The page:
This paper develops a framework to understand the role of interpersonal
interactions in the labor market including task assignment and wages.
Effective interpersonal interactions involve caring, to establish
cooperation, and at the same time directness, to communicate in an
unambiguous way. The ability to perform these tasks varies with
personality and the importance of these tasks varies across jobs. An
assignment model shows that people are most productive in jobs that
match their style and earn less when they have to shift to other jobs.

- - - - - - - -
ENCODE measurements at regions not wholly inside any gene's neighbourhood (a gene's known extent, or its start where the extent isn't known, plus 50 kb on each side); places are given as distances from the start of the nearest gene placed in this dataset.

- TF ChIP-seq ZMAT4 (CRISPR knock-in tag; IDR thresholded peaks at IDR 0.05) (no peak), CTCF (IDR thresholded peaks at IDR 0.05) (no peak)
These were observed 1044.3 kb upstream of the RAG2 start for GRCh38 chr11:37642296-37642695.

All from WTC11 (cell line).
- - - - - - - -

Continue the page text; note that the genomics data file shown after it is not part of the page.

An oversupply of one attribute relative to the other reduces wages for
people who are better with the attribute in greater supply. We present
evidence that youth sociability affects job assignment in adulthood. The
returns to interpersonal interactions are consistent with the assignment
Keywords: Interpersonal Interactions; Wage Level and Structure; Assignment JEL codes: J21; J24; J31
UNU-MERIT Working Papers ISSN 1871-9872